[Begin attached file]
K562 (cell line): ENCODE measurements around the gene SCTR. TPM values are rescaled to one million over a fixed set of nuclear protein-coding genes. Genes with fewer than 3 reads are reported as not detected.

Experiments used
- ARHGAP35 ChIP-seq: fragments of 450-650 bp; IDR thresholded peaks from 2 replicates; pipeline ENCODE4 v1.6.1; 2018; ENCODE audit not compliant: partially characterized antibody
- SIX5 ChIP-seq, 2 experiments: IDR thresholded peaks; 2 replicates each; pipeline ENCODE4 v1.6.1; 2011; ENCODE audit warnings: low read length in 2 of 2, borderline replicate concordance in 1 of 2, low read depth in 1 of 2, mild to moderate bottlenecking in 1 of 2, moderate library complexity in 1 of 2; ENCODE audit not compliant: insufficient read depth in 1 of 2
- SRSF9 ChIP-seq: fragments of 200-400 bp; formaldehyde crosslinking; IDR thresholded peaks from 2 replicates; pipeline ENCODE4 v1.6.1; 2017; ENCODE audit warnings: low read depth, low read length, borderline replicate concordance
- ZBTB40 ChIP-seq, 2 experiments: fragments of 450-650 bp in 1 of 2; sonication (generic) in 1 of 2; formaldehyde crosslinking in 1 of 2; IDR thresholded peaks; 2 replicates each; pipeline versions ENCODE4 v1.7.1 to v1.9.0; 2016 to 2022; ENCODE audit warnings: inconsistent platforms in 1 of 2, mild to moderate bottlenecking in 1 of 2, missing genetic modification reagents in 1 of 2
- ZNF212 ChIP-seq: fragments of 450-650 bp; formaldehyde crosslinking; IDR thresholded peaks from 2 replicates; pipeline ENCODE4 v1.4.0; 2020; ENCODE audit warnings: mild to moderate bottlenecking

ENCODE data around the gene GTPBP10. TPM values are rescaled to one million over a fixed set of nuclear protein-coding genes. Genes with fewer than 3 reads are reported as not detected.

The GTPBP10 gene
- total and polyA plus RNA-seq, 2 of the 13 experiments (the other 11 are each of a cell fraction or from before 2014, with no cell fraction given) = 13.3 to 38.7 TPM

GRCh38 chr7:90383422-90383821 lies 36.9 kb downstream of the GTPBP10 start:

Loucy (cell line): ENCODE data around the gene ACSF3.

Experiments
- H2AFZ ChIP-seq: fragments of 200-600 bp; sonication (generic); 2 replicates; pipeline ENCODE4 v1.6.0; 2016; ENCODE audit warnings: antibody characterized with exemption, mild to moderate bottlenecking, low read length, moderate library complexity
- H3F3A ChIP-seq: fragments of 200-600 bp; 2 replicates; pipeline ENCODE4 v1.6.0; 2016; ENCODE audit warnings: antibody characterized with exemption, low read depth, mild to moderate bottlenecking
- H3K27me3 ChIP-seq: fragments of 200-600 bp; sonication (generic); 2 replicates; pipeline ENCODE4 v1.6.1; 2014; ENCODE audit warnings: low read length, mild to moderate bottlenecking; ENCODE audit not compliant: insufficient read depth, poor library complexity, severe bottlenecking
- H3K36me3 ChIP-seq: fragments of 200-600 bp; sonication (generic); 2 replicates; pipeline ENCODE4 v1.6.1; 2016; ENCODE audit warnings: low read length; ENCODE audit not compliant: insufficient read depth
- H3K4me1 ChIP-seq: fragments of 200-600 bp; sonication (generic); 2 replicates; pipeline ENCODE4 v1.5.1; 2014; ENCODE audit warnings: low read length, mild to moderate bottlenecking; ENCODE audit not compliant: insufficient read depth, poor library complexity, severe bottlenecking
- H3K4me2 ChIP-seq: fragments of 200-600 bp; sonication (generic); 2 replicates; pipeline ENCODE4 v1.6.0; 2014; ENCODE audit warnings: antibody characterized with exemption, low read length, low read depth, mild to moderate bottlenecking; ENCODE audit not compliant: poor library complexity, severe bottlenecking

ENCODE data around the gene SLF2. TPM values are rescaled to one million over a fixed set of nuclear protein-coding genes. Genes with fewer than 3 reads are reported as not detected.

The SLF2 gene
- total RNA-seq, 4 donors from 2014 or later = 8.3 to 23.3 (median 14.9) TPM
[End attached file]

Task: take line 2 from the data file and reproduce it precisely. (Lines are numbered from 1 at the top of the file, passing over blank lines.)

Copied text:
Experiments used